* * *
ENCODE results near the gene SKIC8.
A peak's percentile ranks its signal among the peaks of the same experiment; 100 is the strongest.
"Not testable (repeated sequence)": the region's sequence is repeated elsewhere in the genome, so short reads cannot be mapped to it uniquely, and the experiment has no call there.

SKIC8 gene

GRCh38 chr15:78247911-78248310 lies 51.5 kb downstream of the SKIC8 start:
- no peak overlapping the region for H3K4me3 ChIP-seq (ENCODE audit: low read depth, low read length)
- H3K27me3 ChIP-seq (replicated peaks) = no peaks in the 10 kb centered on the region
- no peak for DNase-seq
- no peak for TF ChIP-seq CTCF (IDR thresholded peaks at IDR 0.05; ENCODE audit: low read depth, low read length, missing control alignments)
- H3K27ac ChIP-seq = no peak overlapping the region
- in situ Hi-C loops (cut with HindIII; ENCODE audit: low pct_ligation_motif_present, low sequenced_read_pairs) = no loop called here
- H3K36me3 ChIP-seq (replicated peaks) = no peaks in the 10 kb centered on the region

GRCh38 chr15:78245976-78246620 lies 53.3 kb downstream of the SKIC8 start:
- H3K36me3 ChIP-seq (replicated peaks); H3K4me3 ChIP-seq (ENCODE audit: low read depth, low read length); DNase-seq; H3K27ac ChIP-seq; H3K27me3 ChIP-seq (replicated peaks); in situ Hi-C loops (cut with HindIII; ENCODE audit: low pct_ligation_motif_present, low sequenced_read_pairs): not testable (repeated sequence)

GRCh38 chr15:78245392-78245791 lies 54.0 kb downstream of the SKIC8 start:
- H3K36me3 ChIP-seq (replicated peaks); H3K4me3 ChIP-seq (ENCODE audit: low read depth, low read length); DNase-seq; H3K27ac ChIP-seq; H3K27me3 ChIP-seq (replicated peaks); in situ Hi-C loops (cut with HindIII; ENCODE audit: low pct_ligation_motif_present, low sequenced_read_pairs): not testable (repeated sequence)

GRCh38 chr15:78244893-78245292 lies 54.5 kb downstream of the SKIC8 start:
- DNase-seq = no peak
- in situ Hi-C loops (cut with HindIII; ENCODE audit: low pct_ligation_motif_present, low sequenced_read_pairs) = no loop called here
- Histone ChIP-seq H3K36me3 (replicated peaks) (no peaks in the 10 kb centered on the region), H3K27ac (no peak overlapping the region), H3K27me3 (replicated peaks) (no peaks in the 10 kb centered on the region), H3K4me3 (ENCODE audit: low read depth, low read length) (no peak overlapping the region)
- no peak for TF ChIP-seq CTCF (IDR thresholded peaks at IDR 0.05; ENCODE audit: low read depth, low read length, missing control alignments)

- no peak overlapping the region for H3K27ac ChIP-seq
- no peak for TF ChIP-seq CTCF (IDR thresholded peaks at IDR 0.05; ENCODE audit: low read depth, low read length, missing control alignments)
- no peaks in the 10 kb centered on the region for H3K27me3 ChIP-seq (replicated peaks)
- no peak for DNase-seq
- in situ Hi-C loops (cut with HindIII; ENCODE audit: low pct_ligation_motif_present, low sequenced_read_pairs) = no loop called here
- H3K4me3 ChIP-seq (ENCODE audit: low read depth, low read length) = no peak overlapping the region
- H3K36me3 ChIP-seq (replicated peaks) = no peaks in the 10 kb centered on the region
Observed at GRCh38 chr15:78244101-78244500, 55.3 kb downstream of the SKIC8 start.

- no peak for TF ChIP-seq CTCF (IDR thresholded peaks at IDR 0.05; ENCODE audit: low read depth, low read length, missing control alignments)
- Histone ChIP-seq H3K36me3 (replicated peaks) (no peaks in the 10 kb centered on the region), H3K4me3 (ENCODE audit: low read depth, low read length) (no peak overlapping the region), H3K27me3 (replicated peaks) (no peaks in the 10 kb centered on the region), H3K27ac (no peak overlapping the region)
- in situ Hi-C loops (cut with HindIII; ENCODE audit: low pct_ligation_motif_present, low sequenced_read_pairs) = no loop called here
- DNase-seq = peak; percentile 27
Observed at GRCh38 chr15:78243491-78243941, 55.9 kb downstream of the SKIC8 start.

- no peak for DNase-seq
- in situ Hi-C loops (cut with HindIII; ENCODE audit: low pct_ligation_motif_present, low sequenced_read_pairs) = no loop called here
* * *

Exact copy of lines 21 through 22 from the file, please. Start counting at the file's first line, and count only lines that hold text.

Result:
- no peak for TF ChIP-seq CTCF (IDR thresholded peaks at IDR 0.05; ENCODE audit: low read depth, low read length, missing control alignments)

- no peak overlapping the region for H3K27ac ChIP-seq